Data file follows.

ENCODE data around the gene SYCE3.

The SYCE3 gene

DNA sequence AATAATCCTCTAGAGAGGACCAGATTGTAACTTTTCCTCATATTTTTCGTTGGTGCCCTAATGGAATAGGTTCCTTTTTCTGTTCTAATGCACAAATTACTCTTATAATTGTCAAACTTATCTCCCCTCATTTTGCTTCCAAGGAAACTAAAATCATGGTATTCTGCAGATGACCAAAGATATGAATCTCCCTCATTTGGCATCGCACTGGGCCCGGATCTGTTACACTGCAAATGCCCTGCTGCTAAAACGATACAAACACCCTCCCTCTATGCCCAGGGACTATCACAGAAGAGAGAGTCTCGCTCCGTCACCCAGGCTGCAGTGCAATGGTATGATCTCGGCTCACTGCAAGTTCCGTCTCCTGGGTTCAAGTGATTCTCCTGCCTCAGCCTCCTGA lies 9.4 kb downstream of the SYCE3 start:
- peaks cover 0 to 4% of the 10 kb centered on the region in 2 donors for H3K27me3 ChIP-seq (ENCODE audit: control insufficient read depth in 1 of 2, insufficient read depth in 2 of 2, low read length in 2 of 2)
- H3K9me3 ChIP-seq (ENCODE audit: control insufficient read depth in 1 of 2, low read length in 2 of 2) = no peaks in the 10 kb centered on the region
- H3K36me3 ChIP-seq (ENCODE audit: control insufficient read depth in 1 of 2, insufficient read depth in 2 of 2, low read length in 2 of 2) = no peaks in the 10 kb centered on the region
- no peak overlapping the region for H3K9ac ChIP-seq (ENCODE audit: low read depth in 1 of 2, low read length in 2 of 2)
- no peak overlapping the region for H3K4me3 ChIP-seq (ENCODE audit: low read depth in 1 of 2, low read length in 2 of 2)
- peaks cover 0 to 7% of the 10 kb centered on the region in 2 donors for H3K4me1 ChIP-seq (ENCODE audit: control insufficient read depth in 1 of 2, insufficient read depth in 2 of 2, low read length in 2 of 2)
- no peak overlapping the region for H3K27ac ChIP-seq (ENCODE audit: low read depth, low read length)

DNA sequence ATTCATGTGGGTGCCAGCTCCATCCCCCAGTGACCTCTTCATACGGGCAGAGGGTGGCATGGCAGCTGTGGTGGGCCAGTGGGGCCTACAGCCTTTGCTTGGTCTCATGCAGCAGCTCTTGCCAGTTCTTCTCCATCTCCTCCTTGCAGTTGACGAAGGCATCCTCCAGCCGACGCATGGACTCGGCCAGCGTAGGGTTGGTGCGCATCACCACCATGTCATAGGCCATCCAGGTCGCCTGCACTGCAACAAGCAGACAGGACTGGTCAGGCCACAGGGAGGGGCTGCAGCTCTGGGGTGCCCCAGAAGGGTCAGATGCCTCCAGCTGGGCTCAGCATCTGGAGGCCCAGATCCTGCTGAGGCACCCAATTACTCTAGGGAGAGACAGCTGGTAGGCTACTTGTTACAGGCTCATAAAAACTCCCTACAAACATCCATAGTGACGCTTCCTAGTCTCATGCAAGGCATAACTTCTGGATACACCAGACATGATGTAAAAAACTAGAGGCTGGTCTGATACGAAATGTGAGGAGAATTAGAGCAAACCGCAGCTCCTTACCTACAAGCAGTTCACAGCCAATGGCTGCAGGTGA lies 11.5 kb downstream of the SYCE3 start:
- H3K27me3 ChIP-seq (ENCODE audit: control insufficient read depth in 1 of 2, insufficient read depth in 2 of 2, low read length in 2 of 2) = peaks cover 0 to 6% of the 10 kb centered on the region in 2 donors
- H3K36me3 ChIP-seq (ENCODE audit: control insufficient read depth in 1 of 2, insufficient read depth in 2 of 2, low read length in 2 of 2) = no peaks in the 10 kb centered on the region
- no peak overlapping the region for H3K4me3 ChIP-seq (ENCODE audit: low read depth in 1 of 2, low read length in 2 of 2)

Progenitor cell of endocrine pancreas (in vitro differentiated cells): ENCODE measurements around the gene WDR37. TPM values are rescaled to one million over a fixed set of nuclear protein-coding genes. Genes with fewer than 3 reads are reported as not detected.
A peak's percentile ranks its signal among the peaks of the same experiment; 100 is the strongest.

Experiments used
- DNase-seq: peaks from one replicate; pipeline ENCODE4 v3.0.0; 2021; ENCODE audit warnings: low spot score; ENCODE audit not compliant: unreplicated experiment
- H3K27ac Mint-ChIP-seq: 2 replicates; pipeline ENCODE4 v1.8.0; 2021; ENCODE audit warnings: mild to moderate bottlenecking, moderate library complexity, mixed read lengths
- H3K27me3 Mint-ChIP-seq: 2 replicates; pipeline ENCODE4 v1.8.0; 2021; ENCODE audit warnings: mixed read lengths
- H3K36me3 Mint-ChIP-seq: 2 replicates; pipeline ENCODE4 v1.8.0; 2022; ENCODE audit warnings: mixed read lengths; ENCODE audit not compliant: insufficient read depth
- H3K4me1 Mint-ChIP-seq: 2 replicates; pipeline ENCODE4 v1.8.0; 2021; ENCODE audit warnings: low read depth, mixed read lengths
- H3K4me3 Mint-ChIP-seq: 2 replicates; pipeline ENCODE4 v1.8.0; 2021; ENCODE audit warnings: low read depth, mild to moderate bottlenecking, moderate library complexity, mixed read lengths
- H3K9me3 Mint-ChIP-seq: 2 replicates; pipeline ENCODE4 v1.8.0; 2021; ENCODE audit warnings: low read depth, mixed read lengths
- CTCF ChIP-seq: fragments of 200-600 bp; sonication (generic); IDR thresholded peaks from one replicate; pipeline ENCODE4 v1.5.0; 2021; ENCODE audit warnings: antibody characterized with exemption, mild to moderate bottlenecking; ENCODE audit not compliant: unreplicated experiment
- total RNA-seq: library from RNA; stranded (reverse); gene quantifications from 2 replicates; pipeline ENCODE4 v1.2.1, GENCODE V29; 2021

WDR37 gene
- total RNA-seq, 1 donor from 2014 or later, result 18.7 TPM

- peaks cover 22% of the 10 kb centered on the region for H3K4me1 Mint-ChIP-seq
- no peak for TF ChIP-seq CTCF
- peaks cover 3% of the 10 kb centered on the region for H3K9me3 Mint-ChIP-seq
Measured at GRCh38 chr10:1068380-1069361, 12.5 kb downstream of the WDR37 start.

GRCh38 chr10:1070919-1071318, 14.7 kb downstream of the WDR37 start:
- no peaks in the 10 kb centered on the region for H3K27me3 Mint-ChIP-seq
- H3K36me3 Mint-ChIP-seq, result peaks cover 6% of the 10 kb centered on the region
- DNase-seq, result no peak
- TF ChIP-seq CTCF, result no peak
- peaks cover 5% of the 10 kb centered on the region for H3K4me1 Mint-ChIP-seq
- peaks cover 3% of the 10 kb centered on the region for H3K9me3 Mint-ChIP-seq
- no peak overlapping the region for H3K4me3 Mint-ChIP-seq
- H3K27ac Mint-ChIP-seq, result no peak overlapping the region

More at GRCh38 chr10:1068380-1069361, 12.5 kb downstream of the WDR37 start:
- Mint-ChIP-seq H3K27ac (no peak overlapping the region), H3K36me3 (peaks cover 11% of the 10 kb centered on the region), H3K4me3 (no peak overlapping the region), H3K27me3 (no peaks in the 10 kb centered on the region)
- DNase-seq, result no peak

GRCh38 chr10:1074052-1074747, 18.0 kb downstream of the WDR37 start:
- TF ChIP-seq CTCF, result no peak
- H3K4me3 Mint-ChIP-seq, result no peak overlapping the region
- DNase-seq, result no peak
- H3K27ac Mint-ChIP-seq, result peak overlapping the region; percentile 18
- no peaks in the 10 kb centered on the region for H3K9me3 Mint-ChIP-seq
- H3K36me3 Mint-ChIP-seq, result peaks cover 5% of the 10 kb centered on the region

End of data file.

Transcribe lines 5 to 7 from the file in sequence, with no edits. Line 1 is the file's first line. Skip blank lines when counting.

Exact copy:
- H3K9me3 ChIP-seq (ENCODE audit: control insufficient read depth in 1 of 2, low read length in 2 of 2) = no peaks in the 10 kb centered on the region
- H3K36me3 ChIP-seq (ENCODE audit: control insufficient read depth in 1 of 2, insufficient read depth in 2 of 2, low read length in 2 of 2) = no peaks in the 10 kb centered on the region
- no peak overlapping the region for H3K9ac ChIP-seq (ENCODE audit: low read depth in 1 of 2, low read length in 2 of 2)